In photonics, micro- and nano- cavities are critically important for light confinement and the realization of subwavelength lasers1-4. For example, the band-edge mode in photonic crystal (PC) was used to realize electrically pumped surface emitting lasers5-9. With the maturation of nanofabrication, the laser based on a single microcavity is arriving at its performance limitation. The meta-device with a single resonant cavity as the basic unit were proposed to improve the performance of the micro- and nano- lasers10-15. From the interfering resonances described by Feshbach’s theory16, the concept of bound state in the continuum (BIC) has been widely explored in different systems, including photonic17-20, and acoustic20,21 devices. Mathematically infinite (for BIC mode) and physically large (for the so-called quasi-BIC mode) values of the quality factor (Q factor) of the BIC device were also employed to enhance the nonlinear optical effects22, sensing sensitivity23, and features of reasonably low threshold19. In photonic crystal (PC) slabs, BIC corresponds to ‘embedded eigenvalue’ above the light cone of the dispersion diagram. It comes from two main mechanisms: symmetry incompatibility, and destructive interference between the leaky channels18,24. Destructive interference can be described by the Friedrich-Wintgen theory16, spawning a supercavity mode of a subwavelength high-index dielectric resonator25, off-Γ BICs of plasmonic-photonic hybrid systems26, and a special type of nanolaser driven by merging symmetry-protected and accidental BICs27.
The BIC state existing at the Γ-point has been employed earlier for the realization of BIC lasers which are composed of an array of cylindrical nanoresonators suspended in air19. With the active dielectric nanoantenna arrays, directional lasing was realized through a dielectric nanoantenna resonance and BIC confinement15. However, all BIC lasers demonstrated so far are optically pumped, and for long time the realization of electrically pumped BIC lasers was considered as a challenge. In this paper, we report on the first experimental realization of an electrically pumped BIC laser, which has the characteristics of a power of 3.03 mW and a threshold of 373.15 mA.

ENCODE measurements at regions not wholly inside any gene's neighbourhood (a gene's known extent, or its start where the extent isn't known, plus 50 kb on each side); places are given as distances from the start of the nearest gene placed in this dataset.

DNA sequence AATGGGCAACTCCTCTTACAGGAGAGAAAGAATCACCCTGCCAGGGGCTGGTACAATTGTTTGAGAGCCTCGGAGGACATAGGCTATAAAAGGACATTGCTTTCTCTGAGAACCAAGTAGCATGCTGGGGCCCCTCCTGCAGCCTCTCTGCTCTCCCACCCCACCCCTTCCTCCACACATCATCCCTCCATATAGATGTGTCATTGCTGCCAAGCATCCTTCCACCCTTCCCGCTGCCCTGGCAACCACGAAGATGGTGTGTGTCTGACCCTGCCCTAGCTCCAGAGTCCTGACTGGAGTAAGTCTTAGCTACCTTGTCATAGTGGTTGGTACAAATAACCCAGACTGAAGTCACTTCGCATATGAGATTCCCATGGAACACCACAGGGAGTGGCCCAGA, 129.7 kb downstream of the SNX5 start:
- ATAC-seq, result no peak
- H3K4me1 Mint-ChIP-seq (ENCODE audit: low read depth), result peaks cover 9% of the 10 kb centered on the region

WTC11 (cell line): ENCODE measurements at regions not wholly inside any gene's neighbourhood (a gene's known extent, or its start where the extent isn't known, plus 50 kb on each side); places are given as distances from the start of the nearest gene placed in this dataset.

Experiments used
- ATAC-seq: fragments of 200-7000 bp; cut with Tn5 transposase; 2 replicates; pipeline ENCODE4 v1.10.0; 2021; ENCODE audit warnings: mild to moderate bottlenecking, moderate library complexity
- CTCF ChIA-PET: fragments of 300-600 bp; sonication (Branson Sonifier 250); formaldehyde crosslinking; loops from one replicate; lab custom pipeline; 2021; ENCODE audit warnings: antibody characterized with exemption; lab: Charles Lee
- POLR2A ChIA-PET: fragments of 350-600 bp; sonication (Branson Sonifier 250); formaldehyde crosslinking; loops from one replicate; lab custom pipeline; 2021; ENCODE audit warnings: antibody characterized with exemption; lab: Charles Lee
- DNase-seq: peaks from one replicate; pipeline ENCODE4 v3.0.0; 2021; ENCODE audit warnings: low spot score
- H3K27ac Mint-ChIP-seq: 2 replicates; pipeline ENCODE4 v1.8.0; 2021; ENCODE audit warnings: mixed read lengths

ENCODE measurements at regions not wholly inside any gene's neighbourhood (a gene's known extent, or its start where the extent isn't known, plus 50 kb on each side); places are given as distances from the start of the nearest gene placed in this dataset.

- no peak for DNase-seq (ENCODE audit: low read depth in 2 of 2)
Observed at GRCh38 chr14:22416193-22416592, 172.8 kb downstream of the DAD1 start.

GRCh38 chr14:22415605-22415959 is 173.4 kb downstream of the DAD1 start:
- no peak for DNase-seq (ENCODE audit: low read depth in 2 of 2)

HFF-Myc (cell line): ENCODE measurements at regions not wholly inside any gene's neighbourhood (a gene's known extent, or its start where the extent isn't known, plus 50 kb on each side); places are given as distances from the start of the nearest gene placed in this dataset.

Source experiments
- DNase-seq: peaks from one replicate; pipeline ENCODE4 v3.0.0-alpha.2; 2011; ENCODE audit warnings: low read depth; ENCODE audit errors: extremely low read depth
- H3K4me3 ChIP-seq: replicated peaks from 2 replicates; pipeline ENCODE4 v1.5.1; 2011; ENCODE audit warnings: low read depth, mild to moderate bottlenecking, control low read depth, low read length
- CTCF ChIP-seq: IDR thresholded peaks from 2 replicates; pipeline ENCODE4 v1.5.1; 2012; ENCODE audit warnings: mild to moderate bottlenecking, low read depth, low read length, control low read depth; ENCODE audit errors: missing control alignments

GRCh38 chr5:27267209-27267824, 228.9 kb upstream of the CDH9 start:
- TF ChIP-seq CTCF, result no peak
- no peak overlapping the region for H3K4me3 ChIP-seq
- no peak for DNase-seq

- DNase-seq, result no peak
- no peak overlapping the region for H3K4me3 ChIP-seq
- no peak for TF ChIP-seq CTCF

As shown schematically in Fig. 1a, the BIC laser in this work is a metacavity device which support both the symmetry-protected and accidental BIC modes. The PC is directly etched into the Fabry-Perot (FP) cavity ridge to construct a metacavity. The edge emission is blocked by the high-reflection coatings on the front and back cavity facets. Due to the field penetration to the p-cladding layer, the lasing mode in such a metacavity can be modulated by the PC (Supplementary Fig. S1). The two BIC modes are illustrated in Fig. 1b, which shows a schematic dispersion relation of metacavity extracted from transmissivity larger than half maximum when the light is incident along the Г-X direction. The modes occur where the linewidth of bands almost disappear.
In the simplified 3-layer laser model, the uppermost layer is p-cladding layer with a refractive index of ~ 3.15 and the thickness of 1.8 μm. The middle active layer consists of p- and n-type waveguide layers and multiple quantum wells with a refractive index of ~ 3.28 and the thickness of 0.3 μm. The bottom layer is n-type cladding layer with a refractive index of ~ 3.17 and the thickness of 0.8 μm.